Diversity and Inclusion in Plastic Surgery Education: A National Survey by the American Council of Academic Plastic Surgeons : Plastic and Reconstructive Surgery – Global Open

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Diversity and Inclusion in Plastic Surgery Education: A National Survey by the American Council of Academic Plastic Surgeons

Obeid, Sara MD, MPH*; Fanning, Alex BS; Hultman, C. Scott MD, MBA

Author Information
Plastic and Reconstructive Surgery - Global Open 5(9S-2):p e1469, September 2017. | DOI: 10.1097/GOX.0000000000001469
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Enhancing health care system performance is married to recognizing the complex intercalation between disease and the social determinants of health as a means of systematically addressing health disparities in the United States. Between 1980 and 2000, minority populations in the United States began to multiply faster than that of the White majority,1 creating new challenges for educators and resident physicians in training. In this context, building institutional capacity (BIC) for Diversity and inclusion (D&I) has become a core competency for bridging health disparities to improve health care delivery, quality, and cost. However, the field of academic surgery and plastic surgery, in particular, has been slow to adapt D&I as a core performance tool. Thus, the American Council of Academic Plastic Surgeon (ACAPS) members set out to assess the knowledge and attitudes of educators, faculty, residents, and medical students toward D&I as a means to move forward. ACAPS is a group of plastic surgery program directors (PDs), program coordinators (PCs), chairpersons, and associates of the American College of Graduate Medical Education (ACGME) who provide leadership and educational support for curricular enhancements for plastic surgery residents in accredited institutions in the United States.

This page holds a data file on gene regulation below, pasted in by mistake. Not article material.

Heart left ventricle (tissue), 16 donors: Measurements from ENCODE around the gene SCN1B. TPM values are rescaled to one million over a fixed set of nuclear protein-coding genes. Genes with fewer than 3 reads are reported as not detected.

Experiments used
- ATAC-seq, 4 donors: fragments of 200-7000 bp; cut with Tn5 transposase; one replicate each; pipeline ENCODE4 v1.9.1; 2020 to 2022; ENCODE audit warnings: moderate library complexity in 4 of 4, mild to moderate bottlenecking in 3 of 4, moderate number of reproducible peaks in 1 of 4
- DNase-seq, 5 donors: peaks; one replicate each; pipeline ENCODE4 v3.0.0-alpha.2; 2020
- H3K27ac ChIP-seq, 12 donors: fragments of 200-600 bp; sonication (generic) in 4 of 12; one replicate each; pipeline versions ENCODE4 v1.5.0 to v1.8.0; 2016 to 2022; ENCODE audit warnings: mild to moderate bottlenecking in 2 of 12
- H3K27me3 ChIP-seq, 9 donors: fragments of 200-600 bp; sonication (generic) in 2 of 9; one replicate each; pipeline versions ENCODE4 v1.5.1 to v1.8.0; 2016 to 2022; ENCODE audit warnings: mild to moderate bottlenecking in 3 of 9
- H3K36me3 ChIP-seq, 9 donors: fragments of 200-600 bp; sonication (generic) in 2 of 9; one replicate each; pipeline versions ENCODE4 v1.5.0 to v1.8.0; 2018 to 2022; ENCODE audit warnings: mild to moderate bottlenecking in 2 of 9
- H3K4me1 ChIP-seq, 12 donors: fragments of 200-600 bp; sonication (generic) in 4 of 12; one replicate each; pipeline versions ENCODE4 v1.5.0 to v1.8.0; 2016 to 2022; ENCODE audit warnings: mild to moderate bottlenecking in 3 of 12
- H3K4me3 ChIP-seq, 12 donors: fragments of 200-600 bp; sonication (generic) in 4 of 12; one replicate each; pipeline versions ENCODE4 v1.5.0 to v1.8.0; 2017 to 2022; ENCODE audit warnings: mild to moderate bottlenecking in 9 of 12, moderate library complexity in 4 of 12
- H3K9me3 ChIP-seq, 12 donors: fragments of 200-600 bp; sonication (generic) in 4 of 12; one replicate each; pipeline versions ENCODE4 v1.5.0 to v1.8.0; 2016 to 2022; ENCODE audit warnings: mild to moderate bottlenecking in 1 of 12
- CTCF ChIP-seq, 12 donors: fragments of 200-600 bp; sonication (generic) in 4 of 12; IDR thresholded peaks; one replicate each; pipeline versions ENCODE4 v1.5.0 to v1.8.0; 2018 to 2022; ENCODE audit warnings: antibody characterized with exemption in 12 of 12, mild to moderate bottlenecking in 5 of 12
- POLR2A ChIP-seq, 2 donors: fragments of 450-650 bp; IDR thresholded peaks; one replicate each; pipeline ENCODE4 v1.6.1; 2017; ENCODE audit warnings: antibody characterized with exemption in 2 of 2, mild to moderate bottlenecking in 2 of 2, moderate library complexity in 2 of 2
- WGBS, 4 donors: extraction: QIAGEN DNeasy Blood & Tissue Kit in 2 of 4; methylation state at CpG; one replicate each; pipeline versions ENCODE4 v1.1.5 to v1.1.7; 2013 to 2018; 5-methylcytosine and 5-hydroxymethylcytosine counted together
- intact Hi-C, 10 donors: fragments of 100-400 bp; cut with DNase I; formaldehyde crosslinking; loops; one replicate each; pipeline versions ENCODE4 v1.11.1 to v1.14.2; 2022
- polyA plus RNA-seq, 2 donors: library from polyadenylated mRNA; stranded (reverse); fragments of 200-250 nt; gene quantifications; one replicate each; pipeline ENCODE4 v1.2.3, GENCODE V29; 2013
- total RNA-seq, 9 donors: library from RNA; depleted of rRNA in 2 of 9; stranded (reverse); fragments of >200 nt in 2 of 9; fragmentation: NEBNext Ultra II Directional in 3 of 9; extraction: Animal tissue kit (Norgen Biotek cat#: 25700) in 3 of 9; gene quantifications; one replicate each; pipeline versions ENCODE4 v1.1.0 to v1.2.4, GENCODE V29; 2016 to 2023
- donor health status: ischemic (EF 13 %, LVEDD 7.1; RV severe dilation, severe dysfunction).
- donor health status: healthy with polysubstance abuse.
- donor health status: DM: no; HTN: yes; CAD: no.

In 2016, the National Institutes of Health and the American College of Surgeons Summit on Surgical Disparities Research recommended reducing surgical disparities by directing funding and research toward patients’ prospectives, diversifying and training the workforce, and systematically evaluating health technologies.2 Meeting the stated national objectives requires redefining the traditional understanding of diversity (i.e., race) and committing to a long-term institutional framework for D&I. Smith3 proposes that systematic implementation of D&I requires 4 core competencies outlined in the mission statement of an institution: Institutional viability and vitality, education and scholarship, access and success, and lastly, climate and intergroup relations. Further, he redefines diversity as the intersection of multiple demographic identities such as disability, legal status, and gender. In other words, educational curricula in plastic surgery must use these identities to guide their understanding of how individual and patient populations perceive, respond, and adhere to specific surgical treatments. For example, a study in the Bronx, N.Y., found that 58% of Hispanic home attendants associated surgical resection of breast cancer with metastasis. Subsequently, attendants experienced a higher percentage of adverse outcomes due to resistance to earlier treatments such as nipple-sparing lumpectomies. Thus, it is imperative to train residents and physicians on how to identify, address, and educate different patient populations. Per Smith3, the process of BIC requires inclusion. Inclusion is defined as the practice of valuing the contributions of individuals from diverse backgrounds into the work of a group or institution by fully integrating them. BIC is the decisive commitment by administration to sustained D&I via purposeful structural changes and allocation of resources.

To our knowledge, there have not been any studies in the field of plastic surgery that have attempted to begin implementing the 2016 National Institutes of Health and American College of Surgeon recommendations in the context of using D&I to enhance the training of residents and educators as a way of ameliorating health disparities. The purposes of this study were to gauge improvement in recruitment and retention of diverse faculty and educators by comparing the current demographics in the field to prior studies; to compare and contrast PD’s and PCs attitudes and knowledge of systematic implementation of D&I; and lastly, to identify challenges and potential areas for improvement.


Study Participants, Design, and Data Analysis